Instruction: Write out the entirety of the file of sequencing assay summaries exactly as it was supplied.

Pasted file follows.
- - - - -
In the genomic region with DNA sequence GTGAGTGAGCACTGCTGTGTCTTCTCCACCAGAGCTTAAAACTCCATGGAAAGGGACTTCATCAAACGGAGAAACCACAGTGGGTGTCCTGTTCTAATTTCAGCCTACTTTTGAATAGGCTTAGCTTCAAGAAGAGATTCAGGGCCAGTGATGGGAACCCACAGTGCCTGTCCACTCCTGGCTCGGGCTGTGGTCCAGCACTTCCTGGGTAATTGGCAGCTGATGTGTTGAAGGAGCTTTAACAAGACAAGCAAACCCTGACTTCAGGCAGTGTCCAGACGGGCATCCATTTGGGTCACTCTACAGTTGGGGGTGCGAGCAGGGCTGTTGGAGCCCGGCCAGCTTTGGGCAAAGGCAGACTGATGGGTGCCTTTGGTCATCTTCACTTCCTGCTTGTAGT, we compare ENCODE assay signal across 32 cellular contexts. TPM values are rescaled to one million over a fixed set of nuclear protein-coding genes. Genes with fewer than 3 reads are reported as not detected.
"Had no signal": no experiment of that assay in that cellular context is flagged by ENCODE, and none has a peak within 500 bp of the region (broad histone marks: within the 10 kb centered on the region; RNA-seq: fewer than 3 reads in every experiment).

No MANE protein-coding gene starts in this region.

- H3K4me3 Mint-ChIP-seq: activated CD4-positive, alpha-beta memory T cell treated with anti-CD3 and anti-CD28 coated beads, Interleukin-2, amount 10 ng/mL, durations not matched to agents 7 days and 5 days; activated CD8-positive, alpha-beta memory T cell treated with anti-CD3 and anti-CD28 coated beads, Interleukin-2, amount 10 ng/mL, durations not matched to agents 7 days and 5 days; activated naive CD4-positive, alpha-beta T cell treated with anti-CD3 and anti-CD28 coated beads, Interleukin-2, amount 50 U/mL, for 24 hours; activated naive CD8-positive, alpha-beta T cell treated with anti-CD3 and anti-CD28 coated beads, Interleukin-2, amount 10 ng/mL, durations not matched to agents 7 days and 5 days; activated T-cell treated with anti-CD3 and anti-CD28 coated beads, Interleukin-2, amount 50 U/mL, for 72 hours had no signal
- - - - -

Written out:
In the genomic region with DNA sequence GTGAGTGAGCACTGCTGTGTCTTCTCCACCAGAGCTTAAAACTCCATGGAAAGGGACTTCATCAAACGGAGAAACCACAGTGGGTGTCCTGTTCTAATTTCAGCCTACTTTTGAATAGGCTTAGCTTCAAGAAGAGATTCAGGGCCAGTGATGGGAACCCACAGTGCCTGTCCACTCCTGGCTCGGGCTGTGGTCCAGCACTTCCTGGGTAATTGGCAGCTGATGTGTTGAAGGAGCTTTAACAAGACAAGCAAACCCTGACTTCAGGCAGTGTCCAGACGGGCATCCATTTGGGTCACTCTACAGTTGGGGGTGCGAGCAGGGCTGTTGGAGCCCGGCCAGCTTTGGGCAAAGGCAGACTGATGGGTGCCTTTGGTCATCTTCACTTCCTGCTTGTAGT, we compare ENCODE assay signal across 32 cellular contexts. TPM values are rescaled to one million over a fixed set of nuclear protein-coding genes. Genes with fewer than 3 reads are reported as not detected.
"Had no signal": no experiment of that assay in that cellular context is flagged by ENCODE, and none has a peak within 500 bp of the region (broad histone marks: within the 10 kb centered on the region; RNA-seq: fewer than 3 reads in every experiment).

No MANE protein-coding gene starts in this region.

- H3K4me3 Mint-ChIP-seq: activated CD4-positive, alpha-beta memory T cell treated with anti-CD3 and anti-CD28 coated beads, Interleukin-2, amount 10 ng/mL, durations not matched to agents 7 days and 5 days; activated CD8-positive, alpha-beta memory T cell treated with anti-CD3 and anti-CD28 coated beads, Interleukin-2, amount 10 ng/mL, durations not matched to agents 7 days and 5 days; activated naive CD4-positive, alpha-beta T cell treated with anti-CD3 and anti-CD28 coated beads, Interleukin-2, amount 50 U/mL, for 24 hours; activated naive CD8-positive, alpha-beta T cell treated with anti-CD3 and anti-CD28 coated beads, Interleukin-2, amount 10 ng/mL, durations not matched to agents 7 days and 5 days; activated T-cell treated with anti-CD3 and anti-CD28 coated beads, Interleukin-2, amount 50 U/mL, for 72 hours had no signal